Sign up ×
Stack Overflow is a community of 4.7 million programmers, just like you, helping each other. Join them; it only takes a minute:

I was reading Hidden features of Python and I came across this answer.

Right from the post:

When using the interactive shell, "_" contains the value of the last printed item:

>>> range(10)
[0, 1, 2, 3, 4, 5, 6, 7, 8, 9]
>>> _
[0, 1, 2, 3, 4, 5, 6, 7, 8, 9]

What is the name of this operator ? I cannot find it on the document and I've never heard of it (as well as in other languages). Is it worth using it?

PS. I want to know its name because I want to see how the function is implemented and to search if other languages have this awesome function.

share|improve this question
It's not an operator, just a variable name. – Ashwini Chaudhary Apr 7 '13 at 20:58
It's not an operator. Lisp has it, it's named *. – Dietrich Epp Apr 7 '13 at 20:58
there was a post regarding this before: Regards – LoBS Apr 7 '13 at 21:01
related : What's the meaning of '_' in python? – Ashwini Chaudhary Apr 7 '13 at 21:02

2 Answers 2

up vote 10 down vote accepted

It's neither an operator nor a function. It's a variable that automatically gets assigned the result of each expression executed by the shell.

share|improve this answer
Would this be shell-dependent? – user334856 Apr 7 '13 at 21:00
@Sancho python-shell dependent, yes. But basically everyone uses the same Python shell (and even the less common variants still tend to implement it). – Amber Apr 7 '13 at 21:02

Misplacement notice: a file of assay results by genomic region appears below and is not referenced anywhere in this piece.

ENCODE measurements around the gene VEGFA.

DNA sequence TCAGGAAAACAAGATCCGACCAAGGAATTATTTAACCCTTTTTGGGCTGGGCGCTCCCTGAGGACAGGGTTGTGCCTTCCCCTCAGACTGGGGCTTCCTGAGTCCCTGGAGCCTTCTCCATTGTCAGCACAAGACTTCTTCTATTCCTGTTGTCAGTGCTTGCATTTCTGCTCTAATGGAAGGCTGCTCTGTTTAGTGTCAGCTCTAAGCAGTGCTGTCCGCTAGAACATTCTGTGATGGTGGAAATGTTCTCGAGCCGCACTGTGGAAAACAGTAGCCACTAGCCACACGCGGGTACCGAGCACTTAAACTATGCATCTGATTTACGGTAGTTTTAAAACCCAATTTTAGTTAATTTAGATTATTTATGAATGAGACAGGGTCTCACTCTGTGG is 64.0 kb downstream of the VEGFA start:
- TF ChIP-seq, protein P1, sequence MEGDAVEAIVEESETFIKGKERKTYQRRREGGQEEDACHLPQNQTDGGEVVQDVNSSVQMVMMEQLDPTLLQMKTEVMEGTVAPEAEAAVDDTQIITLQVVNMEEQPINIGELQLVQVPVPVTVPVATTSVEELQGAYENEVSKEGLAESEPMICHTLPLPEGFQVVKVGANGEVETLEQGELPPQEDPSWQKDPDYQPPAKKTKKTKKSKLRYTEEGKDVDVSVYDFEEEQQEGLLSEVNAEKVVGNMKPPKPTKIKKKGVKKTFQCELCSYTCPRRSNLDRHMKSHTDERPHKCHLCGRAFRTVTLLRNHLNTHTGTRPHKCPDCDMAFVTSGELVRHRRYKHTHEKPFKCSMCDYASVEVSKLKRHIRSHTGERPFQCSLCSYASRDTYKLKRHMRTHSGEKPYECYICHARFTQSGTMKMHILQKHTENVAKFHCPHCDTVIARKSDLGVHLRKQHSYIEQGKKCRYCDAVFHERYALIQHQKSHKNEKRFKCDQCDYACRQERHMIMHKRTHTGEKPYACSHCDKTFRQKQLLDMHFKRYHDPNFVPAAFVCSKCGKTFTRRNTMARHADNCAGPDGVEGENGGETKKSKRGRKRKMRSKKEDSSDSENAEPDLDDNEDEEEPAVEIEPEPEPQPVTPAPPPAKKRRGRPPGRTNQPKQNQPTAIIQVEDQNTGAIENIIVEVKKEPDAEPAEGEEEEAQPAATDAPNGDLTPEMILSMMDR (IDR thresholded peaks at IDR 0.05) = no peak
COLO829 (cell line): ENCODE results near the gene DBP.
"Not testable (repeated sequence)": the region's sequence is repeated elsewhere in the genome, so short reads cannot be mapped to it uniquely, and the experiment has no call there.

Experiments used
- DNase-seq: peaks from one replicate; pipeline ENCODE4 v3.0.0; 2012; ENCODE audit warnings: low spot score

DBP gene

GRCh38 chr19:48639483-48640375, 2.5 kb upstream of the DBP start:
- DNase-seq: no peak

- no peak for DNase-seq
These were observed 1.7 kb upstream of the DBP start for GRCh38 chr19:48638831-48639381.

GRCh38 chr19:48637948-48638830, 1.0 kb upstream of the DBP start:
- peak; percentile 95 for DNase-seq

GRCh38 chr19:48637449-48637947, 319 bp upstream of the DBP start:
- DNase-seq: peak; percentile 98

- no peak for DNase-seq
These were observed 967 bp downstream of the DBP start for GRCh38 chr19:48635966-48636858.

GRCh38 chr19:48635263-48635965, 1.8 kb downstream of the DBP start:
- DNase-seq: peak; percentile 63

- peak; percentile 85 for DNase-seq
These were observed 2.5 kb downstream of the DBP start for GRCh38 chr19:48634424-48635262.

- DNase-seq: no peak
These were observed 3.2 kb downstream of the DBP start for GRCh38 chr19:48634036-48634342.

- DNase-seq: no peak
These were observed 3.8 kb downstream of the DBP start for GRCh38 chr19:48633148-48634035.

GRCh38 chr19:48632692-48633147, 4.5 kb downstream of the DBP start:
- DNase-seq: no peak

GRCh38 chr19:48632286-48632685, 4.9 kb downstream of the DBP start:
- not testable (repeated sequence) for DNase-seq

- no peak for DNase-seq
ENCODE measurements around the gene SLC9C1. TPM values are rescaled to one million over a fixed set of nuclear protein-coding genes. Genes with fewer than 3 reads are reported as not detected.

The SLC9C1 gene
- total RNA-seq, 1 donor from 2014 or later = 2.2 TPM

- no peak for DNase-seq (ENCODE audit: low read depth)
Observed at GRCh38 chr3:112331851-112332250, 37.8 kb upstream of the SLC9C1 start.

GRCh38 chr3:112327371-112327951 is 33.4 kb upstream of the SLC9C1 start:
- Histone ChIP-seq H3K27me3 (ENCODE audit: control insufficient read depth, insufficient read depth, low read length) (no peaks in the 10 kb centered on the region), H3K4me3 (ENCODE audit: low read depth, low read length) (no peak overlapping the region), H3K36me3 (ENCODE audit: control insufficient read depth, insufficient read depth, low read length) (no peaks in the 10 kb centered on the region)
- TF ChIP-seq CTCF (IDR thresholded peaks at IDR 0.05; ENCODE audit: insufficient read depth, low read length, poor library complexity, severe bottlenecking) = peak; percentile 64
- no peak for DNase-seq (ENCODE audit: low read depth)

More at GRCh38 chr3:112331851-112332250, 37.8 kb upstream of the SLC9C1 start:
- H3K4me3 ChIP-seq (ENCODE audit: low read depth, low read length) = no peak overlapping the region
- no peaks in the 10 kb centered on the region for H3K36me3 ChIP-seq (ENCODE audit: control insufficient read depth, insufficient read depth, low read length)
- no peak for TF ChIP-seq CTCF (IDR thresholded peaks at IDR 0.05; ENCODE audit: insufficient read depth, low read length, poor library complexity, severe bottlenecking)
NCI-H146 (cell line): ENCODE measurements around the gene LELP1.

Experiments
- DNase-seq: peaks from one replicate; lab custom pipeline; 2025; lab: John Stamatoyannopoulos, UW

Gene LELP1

@Sancho In IPython shell the default value of _ is "". – Ashwini Chaudhary Apr 7 '13 at 21:04

It looks like that character has a couple functions. It is used preceding global variables so they are not mixed in with regular variables. It can also be used in a loop as a throwaway to indicate that the variable is not going to be used.

In this case, underscore (_) when typed into the interpreter will return the value of the last executed statement.

For more info

Underscore in Python

The meaning of a single- and a double-underscore before an object name in Python

the underscore of python

share|improve this answer
"It is used preceding global variables so they are not mixed in with regular variables". That is not "use" of a variable. – user334856 Apr 7 '13 at 21:03
Good catch, thanks. – JFA Apr 7 '13 at 21:12

Your Answer


By posting your answer, you agree to the privacy policy and terms of service.

Not the answer you're looking for? Browse other questions tagged or ask your own question.